State of the Union gets high marks from Ohio voters, says poll

Working class voters' reaction was 'extremely positive' to President Obama's State of the Union address Tuesday night, says Democratic pollster. Voters in Columbus, Ohio, participated in the survey.

By , DCDecoder

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    President Barack Obama gestures while delivering his State of the Union address on Capitol Hill in Washington, Tuesday, Jan. 24, 2012.
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Democratic pollster Geoff Garin conducted a focus group during last night’s State of the Union address with voters in Columbus, Ohio (a key swing state). The group was evenly divided between Democrats and Republicans/Independents - and, according to a memo by Garin, the overall reaction to the speech was extremely positive.

A few highlights from the memo: 

  • In a before-and-after test, the proportion of participants describing Obama as “a strong leader” rose from 39% to 71%.
  • Fully 78% said after the speech that Obama “looks out for the middle class,” up from 59% before the speech.
  • The share of participants who said Obama has good ideas for improving the economy rose from 39% before the speech to 79% after the speech.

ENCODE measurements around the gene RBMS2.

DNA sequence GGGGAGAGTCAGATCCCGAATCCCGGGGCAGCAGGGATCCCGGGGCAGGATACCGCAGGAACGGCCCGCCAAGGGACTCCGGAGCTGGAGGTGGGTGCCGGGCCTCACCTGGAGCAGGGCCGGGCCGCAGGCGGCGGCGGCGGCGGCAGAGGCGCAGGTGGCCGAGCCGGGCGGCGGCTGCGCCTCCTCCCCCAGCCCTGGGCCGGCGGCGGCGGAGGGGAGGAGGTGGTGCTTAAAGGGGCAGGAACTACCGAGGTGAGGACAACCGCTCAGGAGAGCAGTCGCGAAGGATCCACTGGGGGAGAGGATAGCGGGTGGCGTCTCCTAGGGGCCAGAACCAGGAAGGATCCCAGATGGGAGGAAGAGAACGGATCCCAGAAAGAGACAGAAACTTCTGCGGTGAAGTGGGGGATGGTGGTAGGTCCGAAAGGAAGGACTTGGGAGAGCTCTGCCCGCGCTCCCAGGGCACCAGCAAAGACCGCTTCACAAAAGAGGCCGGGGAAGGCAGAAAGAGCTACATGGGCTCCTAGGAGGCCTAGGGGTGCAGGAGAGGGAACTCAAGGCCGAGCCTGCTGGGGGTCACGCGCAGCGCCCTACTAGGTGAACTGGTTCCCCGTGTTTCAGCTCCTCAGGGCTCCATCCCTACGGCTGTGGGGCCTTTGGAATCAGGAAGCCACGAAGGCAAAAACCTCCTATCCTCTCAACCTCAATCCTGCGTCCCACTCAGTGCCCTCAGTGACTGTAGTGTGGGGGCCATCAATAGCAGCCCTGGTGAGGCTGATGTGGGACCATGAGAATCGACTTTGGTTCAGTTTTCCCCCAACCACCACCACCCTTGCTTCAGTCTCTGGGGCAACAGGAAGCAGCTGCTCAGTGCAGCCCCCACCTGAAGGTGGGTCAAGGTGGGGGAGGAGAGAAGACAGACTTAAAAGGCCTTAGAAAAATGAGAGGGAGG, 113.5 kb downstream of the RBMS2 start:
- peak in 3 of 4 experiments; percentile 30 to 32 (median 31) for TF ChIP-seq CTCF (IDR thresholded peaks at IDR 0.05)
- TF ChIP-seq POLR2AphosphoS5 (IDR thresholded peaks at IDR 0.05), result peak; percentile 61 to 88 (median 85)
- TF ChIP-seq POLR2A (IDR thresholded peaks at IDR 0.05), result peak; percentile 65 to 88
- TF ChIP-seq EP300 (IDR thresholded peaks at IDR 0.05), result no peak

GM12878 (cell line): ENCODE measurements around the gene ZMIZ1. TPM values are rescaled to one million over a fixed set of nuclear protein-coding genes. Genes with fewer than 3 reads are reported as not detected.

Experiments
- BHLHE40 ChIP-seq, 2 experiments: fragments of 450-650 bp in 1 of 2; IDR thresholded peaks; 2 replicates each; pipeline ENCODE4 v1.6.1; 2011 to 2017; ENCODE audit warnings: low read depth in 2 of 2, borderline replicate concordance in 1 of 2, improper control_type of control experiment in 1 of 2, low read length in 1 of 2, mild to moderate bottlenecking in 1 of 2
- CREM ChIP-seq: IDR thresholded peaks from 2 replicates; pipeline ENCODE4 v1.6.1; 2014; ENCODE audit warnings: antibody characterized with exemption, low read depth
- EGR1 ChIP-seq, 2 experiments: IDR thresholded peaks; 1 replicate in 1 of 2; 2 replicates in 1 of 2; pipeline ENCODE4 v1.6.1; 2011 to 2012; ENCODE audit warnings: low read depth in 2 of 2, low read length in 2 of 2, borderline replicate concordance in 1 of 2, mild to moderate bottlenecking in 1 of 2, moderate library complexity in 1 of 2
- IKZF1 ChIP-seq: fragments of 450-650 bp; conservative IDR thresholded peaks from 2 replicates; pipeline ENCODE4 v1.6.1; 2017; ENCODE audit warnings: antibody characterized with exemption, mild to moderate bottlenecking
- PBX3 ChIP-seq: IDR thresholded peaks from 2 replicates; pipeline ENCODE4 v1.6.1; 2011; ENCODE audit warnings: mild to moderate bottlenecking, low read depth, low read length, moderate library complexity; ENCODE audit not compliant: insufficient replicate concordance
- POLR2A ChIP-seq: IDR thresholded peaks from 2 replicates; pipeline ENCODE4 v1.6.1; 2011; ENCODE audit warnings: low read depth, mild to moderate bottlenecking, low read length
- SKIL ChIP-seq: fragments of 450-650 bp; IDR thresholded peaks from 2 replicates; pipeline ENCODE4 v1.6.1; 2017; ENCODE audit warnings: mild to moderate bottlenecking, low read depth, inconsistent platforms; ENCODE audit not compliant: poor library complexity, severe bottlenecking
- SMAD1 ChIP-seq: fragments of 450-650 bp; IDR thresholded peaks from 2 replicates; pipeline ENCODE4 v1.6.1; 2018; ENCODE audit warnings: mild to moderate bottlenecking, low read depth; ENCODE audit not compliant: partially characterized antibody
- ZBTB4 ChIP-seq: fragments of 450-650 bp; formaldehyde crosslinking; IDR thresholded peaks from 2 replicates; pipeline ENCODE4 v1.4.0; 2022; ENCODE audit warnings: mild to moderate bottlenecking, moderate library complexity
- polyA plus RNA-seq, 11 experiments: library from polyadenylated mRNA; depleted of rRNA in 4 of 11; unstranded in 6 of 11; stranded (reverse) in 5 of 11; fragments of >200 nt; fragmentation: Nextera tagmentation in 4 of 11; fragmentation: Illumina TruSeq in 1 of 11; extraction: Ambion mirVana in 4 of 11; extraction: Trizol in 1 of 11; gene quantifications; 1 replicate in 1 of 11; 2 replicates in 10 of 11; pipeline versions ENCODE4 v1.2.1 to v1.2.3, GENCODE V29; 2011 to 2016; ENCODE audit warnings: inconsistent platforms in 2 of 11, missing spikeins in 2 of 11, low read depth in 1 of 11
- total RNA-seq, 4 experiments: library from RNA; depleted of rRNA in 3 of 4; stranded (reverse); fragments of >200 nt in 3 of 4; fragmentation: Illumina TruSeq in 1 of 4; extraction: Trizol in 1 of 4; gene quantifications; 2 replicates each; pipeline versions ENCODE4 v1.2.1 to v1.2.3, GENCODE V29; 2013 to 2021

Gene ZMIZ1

Perhaps the most notable point, to Decoder’s mind, was this:

Recommended: How much do you know about the State of the Union speeches? A quiz.

“Of particular interest in watching the dials during the speech were the number of points during which the President broke through with non-college-educated participants, who traditionally have been a skeptical and difficult audience for him. His discussion of jobs and economic fairness was especially effective with this group.”

Republicans are accusing Obama of “class warfare” - but in this particular focus group, the president’s theme of an economy that works for everyone seemed to resonate. In fact, ”only six of the 28 participants said Obama ‘went too far in dividing the country along economic lines and engaging in class warfare.’” If Obama can win over working-class whites in Columbus, Ohio - well, let’s just say that’s a pretty good sign for his reelection prospects.

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